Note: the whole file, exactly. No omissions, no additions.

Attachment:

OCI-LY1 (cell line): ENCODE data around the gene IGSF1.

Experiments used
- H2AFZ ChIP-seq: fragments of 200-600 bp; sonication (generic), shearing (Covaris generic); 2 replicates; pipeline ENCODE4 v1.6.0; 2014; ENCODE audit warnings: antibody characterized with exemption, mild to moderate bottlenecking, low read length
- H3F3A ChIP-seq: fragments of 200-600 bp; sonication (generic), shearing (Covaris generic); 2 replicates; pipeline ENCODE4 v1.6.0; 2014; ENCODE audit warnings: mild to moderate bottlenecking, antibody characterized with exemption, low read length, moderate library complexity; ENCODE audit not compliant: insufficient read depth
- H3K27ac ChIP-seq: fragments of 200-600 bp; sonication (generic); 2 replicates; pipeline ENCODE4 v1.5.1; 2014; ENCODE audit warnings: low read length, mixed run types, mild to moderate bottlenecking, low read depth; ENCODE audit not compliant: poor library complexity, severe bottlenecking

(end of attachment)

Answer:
OCI-LY1 (cell line): ENCODE data around the gene IGSF1.

Experiments used
- H2AFZ ChIP-seq: fragments of 200-600 bp; sonication (generic), shearing (Covaris generic); 2 replicates; pipeline ENCODE4 v1.6.0; 2014; ENCODE audit warnings: antibody characterized with exemption, mild to moderate bottlenecking, low read length
- H3F3A ChIP-seq: fragments of 200-600 bp; sonication (generic), shearing (Covaris generic); 2 replicates; pipeline ENCODE4 v1.6.0; 2014; ENCODE audit warnings: mild to moderate bottlenecking, antibody characterized with exemption, low read length, moderate library complexity; ENCODE audit not compliant: insufficient read depth
- H3K27ac ChIP-seq: fragments of 200-600 bp; sonication (generic); 2 replicates; pipeline ENCODE4 v1.5.1; 2014; ENCODE audit warnings: low read length, mixed run types, mild to moderate bottlenecking, low read depth; ENCODE audit not compliant: poor library complexity, severe bottlenecking